Veronica and I scramble among volcanic tuff boulders and twisted juniper trees at Shaman Knob in the Mt. Irish Archeological District of Basin and Range National Monument. A large round figure dominates a curved rock panel that rises to just above eye level, a pale form pecked into a dark field with skinny arms and three claws on each appendage. Pahranagat man. This style of rock art is unique to the Pahranagat Valley. It depicts human figures with oval or rectangular solid-pecked bodies, skinny legs, and arms ending in long fingers. Often they have big blanks for eyes. Another variation on the Pahranagat man is an anthropomorph composed of straight lines and geometric shapes.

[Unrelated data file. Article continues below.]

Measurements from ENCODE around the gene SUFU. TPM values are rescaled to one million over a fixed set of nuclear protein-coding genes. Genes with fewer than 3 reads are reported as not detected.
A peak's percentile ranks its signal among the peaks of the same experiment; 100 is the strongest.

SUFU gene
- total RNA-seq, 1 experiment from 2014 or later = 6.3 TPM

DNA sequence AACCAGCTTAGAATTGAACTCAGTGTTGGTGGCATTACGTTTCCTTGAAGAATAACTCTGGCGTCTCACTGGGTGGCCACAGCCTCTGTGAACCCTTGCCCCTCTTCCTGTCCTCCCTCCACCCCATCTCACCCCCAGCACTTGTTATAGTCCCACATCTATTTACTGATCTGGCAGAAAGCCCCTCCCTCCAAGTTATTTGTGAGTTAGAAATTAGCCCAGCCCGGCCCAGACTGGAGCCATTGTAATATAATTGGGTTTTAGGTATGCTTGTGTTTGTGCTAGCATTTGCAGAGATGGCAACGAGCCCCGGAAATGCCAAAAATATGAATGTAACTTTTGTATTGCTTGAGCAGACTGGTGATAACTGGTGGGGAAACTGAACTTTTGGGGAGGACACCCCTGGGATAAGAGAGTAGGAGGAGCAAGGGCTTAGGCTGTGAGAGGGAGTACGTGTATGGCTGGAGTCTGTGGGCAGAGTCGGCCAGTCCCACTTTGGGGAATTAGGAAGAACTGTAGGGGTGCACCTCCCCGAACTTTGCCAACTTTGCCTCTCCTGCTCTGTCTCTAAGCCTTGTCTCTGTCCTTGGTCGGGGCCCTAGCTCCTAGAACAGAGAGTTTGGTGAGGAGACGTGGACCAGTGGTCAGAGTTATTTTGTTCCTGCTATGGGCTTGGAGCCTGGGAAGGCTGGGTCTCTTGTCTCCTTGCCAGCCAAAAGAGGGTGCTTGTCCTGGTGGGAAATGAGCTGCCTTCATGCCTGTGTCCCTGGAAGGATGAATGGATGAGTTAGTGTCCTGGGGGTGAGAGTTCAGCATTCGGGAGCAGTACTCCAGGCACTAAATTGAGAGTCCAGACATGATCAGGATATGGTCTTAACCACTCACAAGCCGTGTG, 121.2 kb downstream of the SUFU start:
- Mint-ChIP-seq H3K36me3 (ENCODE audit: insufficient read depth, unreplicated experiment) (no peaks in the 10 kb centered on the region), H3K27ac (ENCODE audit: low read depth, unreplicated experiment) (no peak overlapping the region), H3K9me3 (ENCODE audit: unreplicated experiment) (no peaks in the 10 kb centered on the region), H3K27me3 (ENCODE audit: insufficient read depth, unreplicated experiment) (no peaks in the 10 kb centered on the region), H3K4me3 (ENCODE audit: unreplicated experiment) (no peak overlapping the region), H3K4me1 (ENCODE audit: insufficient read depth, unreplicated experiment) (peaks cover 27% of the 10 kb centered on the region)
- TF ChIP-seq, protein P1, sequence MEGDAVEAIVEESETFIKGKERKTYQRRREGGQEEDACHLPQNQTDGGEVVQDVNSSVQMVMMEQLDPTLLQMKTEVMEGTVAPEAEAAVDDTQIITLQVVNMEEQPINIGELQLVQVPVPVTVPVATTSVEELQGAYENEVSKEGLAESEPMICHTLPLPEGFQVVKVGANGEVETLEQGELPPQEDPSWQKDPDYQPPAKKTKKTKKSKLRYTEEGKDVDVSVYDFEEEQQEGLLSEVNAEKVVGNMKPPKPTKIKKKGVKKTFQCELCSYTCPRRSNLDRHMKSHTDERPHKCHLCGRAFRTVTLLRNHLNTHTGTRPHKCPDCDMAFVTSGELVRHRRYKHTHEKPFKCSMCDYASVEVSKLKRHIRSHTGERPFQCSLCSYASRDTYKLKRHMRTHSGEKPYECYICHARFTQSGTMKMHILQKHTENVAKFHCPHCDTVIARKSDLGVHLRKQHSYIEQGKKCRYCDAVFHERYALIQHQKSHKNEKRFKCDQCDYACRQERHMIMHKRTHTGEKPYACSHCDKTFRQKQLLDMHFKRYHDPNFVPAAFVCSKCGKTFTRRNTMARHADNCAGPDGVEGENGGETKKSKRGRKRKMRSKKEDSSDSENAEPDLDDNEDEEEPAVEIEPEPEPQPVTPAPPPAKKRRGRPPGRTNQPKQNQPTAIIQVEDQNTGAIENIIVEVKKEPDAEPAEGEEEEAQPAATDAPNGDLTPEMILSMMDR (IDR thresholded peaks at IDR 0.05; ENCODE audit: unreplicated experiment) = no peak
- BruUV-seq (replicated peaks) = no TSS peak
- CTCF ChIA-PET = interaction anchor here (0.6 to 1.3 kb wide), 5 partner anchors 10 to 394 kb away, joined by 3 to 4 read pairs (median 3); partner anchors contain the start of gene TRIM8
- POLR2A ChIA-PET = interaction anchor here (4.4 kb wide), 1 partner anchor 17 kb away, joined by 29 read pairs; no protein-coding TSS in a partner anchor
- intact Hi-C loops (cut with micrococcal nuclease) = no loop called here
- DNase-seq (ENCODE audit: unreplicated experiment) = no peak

I imagined how it happened. Someone picked up a tool, swinging one precise stroke at a time, painstakingly hammering out these drawings, forming figures from the mind’s eye. Why? Did they expect future societies to know what they meant with their illustrations?
Archeologists speculate that petroglyphs could have been carved by shamans for healing or hunting magic. A more recent interpretation is that rock carvings were a way of mobile societies to establish enduring landmarks and make their surroundings culturally meaningful.
Basin and Range National Monument, Nevada